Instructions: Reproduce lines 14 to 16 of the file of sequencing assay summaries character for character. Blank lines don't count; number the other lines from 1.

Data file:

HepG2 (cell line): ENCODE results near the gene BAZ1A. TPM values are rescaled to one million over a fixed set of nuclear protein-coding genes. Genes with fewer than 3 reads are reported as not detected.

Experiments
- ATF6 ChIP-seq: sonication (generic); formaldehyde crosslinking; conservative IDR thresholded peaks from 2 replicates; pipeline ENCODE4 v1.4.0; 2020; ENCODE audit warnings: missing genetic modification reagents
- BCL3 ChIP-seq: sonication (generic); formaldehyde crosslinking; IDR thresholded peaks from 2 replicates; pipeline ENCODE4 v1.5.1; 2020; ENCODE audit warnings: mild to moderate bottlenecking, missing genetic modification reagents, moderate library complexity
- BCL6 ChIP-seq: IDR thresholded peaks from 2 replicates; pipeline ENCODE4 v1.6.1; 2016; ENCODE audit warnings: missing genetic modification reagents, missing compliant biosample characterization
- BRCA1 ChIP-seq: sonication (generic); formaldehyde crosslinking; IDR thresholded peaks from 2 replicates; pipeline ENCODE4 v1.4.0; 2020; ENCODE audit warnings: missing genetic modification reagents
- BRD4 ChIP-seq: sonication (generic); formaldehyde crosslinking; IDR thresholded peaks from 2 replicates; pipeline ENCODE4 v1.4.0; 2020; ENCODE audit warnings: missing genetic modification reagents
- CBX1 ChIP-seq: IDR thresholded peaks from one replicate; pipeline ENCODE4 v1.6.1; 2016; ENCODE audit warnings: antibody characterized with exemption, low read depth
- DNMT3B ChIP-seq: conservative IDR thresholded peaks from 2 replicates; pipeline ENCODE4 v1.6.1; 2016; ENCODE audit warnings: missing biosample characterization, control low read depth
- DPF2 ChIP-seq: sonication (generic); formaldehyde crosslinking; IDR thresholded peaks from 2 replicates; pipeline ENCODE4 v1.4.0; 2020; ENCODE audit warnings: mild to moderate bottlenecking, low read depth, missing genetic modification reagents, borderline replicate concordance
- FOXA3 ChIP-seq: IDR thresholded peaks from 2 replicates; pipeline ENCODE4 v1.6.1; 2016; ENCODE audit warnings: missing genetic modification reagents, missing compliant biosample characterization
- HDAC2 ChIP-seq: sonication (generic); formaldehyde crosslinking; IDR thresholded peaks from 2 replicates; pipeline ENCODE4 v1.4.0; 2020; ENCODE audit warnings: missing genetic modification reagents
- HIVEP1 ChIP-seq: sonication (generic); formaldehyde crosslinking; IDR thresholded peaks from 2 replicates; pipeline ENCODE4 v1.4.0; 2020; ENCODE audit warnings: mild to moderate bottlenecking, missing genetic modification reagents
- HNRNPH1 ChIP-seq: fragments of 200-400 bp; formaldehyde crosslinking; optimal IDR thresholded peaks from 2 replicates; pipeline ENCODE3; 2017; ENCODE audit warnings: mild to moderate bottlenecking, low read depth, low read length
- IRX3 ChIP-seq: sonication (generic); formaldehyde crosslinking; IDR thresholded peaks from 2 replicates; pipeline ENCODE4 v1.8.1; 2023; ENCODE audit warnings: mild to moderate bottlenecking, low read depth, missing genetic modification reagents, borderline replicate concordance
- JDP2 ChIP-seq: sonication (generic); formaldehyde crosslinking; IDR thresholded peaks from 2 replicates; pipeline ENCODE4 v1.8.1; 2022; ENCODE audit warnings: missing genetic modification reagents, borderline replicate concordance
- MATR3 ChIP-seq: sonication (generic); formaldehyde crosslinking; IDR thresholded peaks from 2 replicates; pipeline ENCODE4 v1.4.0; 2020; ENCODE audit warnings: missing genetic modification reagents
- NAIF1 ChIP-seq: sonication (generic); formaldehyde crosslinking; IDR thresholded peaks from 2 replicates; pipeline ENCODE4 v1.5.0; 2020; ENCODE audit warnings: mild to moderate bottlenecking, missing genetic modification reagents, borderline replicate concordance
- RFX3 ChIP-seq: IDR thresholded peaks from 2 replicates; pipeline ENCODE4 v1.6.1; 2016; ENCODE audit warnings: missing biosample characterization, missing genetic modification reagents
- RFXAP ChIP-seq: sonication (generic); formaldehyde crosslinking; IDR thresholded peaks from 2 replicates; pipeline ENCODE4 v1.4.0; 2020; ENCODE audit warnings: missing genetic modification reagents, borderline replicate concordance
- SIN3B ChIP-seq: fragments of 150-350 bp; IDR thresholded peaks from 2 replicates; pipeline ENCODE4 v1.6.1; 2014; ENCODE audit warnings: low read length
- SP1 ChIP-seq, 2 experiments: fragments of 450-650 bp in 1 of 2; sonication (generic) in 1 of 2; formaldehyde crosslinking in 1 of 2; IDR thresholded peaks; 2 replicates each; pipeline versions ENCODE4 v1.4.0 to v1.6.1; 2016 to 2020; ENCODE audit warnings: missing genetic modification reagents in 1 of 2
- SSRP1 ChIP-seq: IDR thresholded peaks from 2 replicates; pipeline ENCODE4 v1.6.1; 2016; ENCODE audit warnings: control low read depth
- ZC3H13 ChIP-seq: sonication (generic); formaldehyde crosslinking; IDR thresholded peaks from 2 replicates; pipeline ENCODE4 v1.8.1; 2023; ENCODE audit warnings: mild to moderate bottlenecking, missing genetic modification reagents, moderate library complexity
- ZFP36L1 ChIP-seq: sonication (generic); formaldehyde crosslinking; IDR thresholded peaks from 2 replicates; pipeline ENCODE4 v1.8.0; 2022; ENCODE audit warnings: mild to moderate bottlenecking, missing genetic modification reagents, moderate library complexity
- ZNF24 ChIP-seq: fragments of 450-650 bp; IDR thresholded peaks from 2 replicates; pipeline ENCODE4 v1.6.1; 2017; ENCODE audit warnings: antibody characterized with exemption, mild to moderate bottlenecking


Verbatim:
- HNRNPH1 ChIP-seq: fragments of 200-400 bp; formaldehyde crosslinking; optimal IDR thresholded peaks from 2 replicates; pipeline ENCODE3; 2017; ENCODE audit warnings: mild to moderate bottlenecking, low read depth, low read length
- IRX3 ChIP-seq: sonication (generic); formaldehyde crosslinking; IDR thresholded peaks from 2 replicates; pipeline ENCODE4 v1.8.1; 2023; ENCODE audit warnings: mild to moderate bottlenecking, low read depth, missing genetic modification reagents, borderline replicate concordance
- JDP2 ChIP-seq: sonication (generic); formaldehyde crosslinking; IDR thresholded peaks from 2 replicates; pipeline ENCODE4 v1.8.1; 2022; ENCODE audit warnings: missing genetic modification reagents, borderline replicate concordance